Reference Values Describes reference intervals and additional information for interpretation of test results. May include intervals based on age and sex when appropriate. Intervals are Mayo-derived, unless otherwise designated. If an interpretive report is provided, the reference value field will state this.
Pediatric (<18 years) normal frataxin: > or =15 ng/mL
Adults (> or =18 years) normal frataxin: > or =21 ng/mL
Normal results (> or =15 ng/mL for pediatric and > or =21 ng/mL for adult patients) in properly submitted specimens are not consistent with Friedreich ataxia.
For results outside the normal reference range an interpretative comment will be provided.
Cautions Discusses conditions that may cause diagnostic confusion, including improper specimen collection and handling, inappropriate test selection, and interfering substances
This test is not suitable for carrier detection.
Clinical Reference Provides recommendations for further in-depth reading of a clinical nature
1. Willis JH, Isaya G, Gakh O, et al: Lateral-flow immunoassay for the frataxin protein in Friedreich’s ataxia patients and carriers. Mol Genet Metab 2008;94:491-497
2. Babady NE, Carelle N, Wells RD, et al: Advancements in the pathophysiology of Friedreich ataxia and new prospects for treatments. Mol Genet Metab 2007;92:23-35
3. Boehm T, Scheiber-Mojdehkar B, Kluge B, et al: Variations of frataxin protein levels in normal individuals. Neurol Sci 2010 May 27, PubMed: 20506029
Method Description Describes how the test is performed and provides a method-specific reference
The immunoassay utilizes frataxin-specific monoclonal antibodies bound to Luminex microspheres as capture antibodies and biotinylated frataxin-specific polyclonal antibodies as detection antibodies. Streptavidin-phycoerythrin attaches to the biotin and when exposed to light at 352 nM emits a photon that is measured and that signal is used to determine the amount of frataxin in the sample. (Deutsch EC, et al: A rapid, noninvasive immunoassay for frataxin: utility in assessment of Friedreich ataxia. Mol Genet Metab 2010, doi:10.1016/j.ymgme.2010.07.001)
Day(s) and Time(s) Test Performed Outlines the days and times the test is performed. This field reflects the day and time the sample must be in the testing laboratory to begin the testing process and includes any specimen preparation and processing time required before the test is performed. Some tests are listed as continuously performed, which means assays are performed several times during the day.
Tuesday; 8 a.m.
Analytic Time Defines the amount of time it takes the laboratory to setup and perform the test. This is defined in number of days. The shortest interval of time expressed is "same day/1 day," which means the results may be available the same day that the sample is received in the testing laboratory. One day means results are available 1 day after the sample is received in the laboratory.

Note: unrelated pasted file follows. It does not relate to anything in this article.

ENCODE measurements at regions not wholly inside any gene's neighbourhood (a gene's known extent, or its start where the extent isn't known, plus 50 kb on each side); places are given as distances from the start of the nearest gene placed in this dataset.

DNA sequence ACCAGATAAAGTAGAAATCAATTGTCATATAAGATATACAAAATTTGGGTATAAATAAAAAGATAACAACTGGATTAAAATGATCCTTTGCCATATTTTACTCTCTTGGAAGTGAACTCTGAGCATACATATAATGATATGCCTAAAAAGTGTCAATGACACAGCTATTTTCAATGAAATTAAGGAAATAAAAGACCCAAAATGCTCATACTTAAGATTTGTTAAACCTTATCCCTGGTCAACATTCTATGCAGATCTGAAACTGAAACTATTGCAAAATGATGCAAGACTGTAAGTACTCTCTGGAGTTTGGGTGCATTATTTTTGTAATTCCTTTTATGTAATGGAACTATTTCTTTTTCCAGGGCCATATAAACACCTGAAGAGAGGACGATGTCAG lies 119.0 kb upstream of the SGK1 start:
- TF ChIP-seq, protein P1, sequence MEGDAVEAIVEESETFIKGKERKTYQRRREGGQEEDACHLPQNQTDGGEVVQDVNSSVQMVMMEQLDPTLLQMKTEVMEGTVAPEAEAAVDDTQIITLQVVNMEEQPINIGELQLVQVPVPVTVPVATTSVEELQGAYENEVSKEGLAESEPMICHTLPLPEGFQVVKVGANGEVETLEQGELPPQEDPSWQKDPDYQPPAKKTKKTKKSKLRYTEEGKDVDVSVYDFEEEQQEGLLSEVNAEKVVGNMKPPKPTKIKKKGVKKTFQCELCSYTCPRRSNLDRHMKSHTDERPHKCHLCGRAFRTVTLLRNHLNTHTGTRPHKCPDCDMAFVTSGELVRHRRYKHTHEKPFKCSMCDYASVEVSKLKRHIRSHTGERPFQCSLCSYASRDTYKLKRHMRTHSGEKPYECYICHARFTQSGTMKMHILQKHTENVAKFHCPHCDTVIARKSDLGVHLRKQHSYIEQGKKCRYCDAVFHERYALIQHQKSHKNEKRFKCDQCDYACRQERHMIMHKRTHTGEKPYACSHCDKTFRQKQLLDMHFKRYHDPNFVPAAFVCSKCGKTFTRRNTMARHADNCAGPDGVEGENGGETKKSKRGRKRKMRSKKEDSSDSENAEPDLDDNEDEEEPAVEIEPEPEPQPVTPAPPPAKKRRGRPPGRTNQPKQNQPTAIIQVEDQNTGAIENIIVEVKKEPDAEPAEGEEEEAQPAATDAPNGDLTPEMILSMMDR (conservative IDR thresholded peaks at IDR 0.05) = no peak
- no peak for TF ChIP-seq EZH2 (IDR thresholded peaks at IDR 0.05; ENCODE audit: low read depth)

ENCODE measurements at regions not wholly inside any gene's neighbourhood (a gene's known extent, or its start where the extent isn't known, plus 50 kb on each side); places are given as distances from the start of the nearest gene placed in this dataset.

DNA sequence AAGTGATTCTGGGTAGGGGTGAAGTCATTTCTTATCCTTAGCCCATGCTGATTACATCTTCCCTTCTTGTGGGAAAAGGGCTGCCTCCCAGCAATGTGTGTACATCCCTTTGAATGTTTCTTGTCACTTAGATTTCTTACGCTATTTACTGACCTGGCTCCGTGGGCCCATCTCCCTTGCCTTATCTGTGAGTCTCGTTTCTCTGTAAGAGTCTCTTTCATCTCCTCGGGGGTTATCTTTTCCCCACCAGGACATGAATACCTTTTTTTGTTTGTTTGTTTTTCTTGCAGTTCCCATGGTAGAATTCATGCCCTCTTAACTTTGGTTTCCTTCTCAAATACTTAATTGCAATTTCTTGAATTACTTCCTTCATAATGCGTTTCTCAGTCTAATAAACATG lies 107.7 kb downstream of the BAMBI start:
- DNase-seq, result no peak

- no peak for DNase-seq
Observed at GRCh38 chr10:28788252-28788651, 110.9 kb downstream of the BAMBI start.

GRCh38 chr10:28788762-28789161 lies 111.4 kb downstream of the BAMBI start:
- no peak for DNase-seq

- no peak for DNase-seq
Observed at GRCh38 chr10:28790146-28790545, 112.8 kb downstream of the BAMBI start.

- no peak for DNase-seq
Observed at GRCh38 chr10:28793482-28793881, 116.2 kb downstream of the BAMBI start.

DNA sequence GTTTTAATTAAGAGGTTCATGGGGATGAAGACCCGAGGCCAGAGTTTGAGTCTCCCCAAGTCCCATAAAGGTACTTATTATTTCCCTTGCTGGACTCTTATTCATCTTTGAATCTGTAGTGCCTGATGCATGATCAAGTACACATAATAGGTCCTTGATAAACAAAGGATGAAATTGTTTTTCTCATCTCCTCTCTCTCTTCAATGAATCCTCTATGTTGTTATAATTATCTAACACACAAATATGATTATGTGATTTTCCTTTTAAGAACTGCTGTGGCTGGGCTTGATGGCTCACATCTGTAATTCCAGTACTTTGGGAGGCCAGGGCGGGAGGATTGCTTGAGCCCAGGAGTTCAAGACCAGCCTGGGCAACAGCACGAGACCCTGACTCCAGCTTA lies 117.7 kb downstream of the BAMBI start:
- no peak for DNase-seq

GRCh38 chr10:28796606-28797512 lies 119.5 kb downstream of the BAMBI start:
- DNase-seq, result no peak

Maximum Laboratory Time Defines the maximum time from specimen receipt at Mayo Medical Laboratories until the release of the test result
Specimen Retention Time Outlines the length of time after testing that a specimen is kept in the laboratory before it is discarded
Performing Laboratory Location The location of the laboratory that performs the test
Test Classification Provides information regarding the medical device classification for laboratory test kits and reagents. Tests may be classified as cleared or approved by the US Food and Drug Administration (FDA) and used per manufacturer's instructions, or as products that do not undergo full FDA review and approval, and are then labeled as an Analyte Specific Reagent (ASR), Investigation Use Only (IUO) product, or a Research Use Only (RUO) product.
This test was developed and its performance characteristics determined by Mayo Clinic in a manner consistent with CLIA requirements. This test has not been cleared or approved by the U.S. Food and Drug Administration.
CPT Code Information Provides guidance in determining the appropriate Current Procedural Terminology (CPT) code(s) information for each test or profile. The listed CPT codes reflect Mayo Medical Laboratories interpretation of CPT coding requirements. It is the responsibility of each laboratory to determine correct CPT codes to use for billing.
LOINC® Code Information Provides guidance in determining the Logical Observation Identifiers Names and Codes (LOINC) values for the result codes returned for this test or profile.
|Result ID||Reporting Name||LOINC Code|
|32249||Reason for Referral||42349-1|